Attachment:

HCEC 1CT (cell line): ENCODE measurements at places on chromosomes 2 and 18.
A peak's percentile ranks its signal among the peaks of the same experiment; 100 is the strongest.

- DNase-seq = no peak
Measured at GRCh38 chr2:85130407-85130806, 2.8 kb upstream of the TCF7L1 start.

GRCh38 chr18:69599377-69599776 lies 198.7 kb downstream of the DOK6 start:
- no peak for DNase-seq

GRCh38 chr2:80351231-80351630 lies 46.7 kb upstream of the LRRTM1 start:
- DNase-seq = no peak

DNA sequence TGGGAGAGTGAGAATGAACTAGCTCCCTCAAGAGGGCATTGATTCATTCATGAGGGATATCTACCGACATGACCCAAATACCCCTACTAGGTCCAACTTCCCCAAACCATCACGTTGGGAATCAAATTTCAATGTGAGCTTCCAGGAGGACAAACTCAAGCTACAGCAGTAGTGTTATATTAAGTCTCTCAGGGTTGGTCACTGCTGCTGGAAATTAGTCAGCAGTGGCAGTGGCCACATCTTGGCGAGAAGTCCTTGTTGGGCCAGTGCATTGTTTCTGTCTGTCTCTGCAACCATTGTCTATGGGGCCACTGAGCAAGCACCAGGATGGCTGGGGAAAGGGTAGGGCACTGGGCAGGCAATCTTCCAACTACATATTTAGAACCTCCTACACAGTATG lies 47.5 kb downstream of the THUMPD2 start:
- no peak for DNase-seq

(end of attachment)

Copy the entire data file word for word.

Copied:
HCEC 1CT (cell line): ENCODE measurements at places on chromosomes 2 and 18.
A peak's percentile ranks its signal among the peaks of the same experiment; 100 is the strongest.

- DNase-seq = no peak
Measured at GRCh38 chr2:85130407-85130806, 2.8 kb upstream of the TCF7L1 start.

GRCh38 chr18:69599377-69599776 lies 198.7 kb downstream of the DOK6 start:
- no peak for DNase-seq

GRCh38 chr2:80351231-80351630 lies 46.7 kb upstream of the LRRTM1 start:
- DNase-seq = no peak

DNA sequence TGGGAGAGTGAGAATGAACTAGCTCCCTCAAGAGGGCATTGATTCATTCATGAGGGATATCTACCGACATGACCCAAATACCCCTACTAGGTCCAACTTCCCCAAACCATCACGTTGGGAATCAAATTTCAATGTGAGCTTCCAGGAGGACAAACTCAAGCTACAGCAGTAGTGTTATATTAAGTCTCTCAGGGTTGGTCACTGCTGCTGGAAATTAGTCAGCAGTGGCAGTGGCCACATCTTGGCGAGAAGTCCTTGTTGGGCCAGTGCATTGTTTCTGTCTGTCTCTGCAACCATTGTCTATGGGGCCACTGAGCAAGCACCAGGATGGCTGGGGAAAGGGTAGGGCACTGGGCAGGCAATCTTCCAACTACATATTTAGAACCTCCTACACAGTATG lies 47.5 kb downstream of the THUMPD2 start:
- no peak for DNase-seq